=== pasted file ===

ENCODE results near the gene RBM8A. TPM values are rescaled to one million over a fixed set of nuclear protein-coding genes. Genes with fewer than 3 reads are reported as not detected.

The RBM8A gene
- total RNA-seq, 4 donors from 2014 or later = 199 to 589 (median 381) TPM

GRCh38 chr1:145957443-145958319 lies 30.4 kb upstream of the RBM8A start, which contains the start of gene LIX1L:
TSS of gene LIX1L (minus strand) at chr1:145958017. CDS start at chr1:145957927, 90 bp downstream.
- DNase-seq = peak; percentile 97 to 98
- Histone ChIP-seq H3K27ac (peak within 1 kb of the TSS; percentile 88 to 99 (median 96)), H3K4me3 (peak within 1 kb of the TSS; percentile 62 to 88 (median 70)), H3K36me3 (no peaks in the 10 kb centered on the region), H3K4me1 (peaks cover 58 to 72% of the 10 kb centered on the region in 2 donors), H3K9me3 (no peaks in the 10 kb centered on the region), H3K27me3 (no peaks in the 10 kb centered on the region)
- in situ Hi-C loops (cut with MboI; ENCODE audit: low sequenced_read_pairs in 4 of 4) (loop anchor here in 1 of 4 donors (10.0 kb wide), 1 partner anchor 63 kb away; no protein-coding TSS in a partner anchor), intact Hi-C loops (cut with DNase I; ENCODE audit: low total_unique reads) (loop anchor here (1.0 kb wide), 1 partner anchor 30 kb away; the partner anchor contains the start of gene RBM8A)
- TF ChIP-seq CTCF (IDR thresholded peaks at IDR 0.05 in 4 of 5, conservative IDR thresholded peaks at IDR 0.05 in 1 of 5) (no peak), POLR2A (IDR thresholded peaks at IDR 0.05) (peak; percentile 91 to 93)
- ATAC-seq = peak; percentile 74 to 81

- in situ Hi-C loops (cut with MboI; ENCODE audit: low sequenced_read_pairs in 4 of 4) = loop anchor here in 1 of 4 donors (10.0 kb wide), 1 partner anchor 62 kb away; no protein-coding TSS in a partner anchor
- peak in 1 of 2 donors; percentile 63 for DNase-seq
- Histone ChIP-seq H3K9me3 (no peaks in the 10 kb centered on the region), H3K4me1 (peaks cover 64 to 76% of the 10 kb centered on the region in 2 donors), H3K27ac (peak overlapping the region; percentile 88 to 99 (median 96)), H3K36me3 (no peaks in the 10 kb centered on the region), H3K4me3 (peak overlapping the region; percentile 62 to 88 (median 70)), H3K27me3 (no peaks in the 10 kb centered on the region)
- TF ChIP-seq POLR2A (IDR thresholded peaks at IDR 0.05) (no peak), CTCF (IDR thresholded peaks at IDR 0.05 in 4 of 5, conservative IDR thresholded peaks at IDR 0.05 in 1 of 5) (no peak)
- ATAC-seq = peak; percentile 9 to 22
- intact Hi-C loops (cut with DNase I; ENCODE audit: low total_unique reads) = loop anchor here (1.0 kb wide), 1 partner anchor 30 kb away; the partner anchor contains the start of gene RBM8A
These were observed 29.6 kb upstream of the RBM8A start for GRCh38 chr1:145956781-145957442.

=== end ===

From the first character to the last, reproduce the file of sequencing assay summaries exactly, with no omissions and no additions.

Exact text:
ENCODE results near the gene RBM8A. TPM values are rescaled to one million over a fixed set of nuclear protein-coding genes. Genes with fewer than 3 reads are reported as not detected.

The RBM8A gene
- total RNA-seq, 4 donors from 2014 or later = 199 to 589 (median 381) TPM

GRCh38 chr1:145957443-145958319 lies 30.4 kb upstream of the RBM8A start, which contains the start of gene LIX1L:
TSS of gene LIX1L (minus strand) at chr1:145958017. CDS start at chr1:145957927, 90 bp downstream.
- DNase-seq = peak; percentile 97 to 98
- Histone ChIP-seq H3K27ac (peak within 1 kb of the TSS; percentile 88 to 99 (median 96)), H3K4me3 (peak within 1 kb of the TSS; percentile 62 to 88 (median 70)), H3K36me3 (no peaks in the 10 kb centered on the region), H3K4me1 (peaks cover 58 to 72% of the 10 kb centered on the region in 2 donors), H3K9me3 (no peaks in the 10 kb centered on the region), H3K27me3 (no peaks in the 10 kb centered on the region)
- in situ Hi-C loops (cut with MboI; ENCODE audit: low sequenced_read_pairs in 4 of 4) (loop anchor here in 1 of 4 donors (10.0 kb wide), 1 partner anchor 63 kb away; no protein-coding TSS in a partner anchor), intact Hi-C loops (cut with DNase I; ENCODE audit: low total_unique reads) (loop anchor here (1.0 kb wide), 1 partner anchor 30 kb away; the partner anchor contains the start of gene RBM8A)
- TF ChIP-seq CTCF (IDR thresholded peaks at IDR 0.05 in 4 of 5, conservative IDR thresholded peaks at IDR 0.05 in 1 of 5) (no peak), POLR2A (IDR thresholded peaks at IDR 0.05) (peak; percentile 91 to 93)
- ATAC-seq = peak; percentile 74 to 81

- in situ Hi-C loops (cut with MboI; ENCODE audit: low sequenced_read_pairs in 4 of 4) = loop anchor here in 1 of 4 donors (10.0 kb wide), 1 partner anchor 62 kb away; no protein-coding TSS in a partner anchor
- peak in 1 of 2 donors; percentile 63 for DNase-seq
- Histone ChIP-seq H3K9me3 (no peaks in the 10 kb centered on the region), H3K4me1 (peaks cover 64 to 76% of the 10 kb centered on the region in 2 donors), H3K27ac (peak overlapping the region; percentile 88 to 99 (median 96)), H3K36me3 (no peaks in the 10 kb centered on the region), H3K4me3 (peak overlapping the region; percentile 62 to 88 (median 70)), H3K27me3 (no peaks in the 10 kb centered on the region)
- TF ChIP-seq POLR2A (IDR thresholded peaks at IDR 0.05) (no peak), CTCF (IDR thresholded peaks at IDR 0.05 in 4 of 5, conservative IDR thresholded peaks at IDR 0.05 in 1 of 5) (no peak)
- ATAC-seq = peak; percentile 9 to 22
- intact Hi-C loops (cut with DNase I; ENCODE audit: low total_unique reads) = loop anchor here (1.0 kb wide), 1 partner anchor 30 kb away; the partner anchor contains the start of gene RBM8A
These were observed 29.6 kb upstream of the RBM8A start for GRCh38 chr1:145956781-145957442.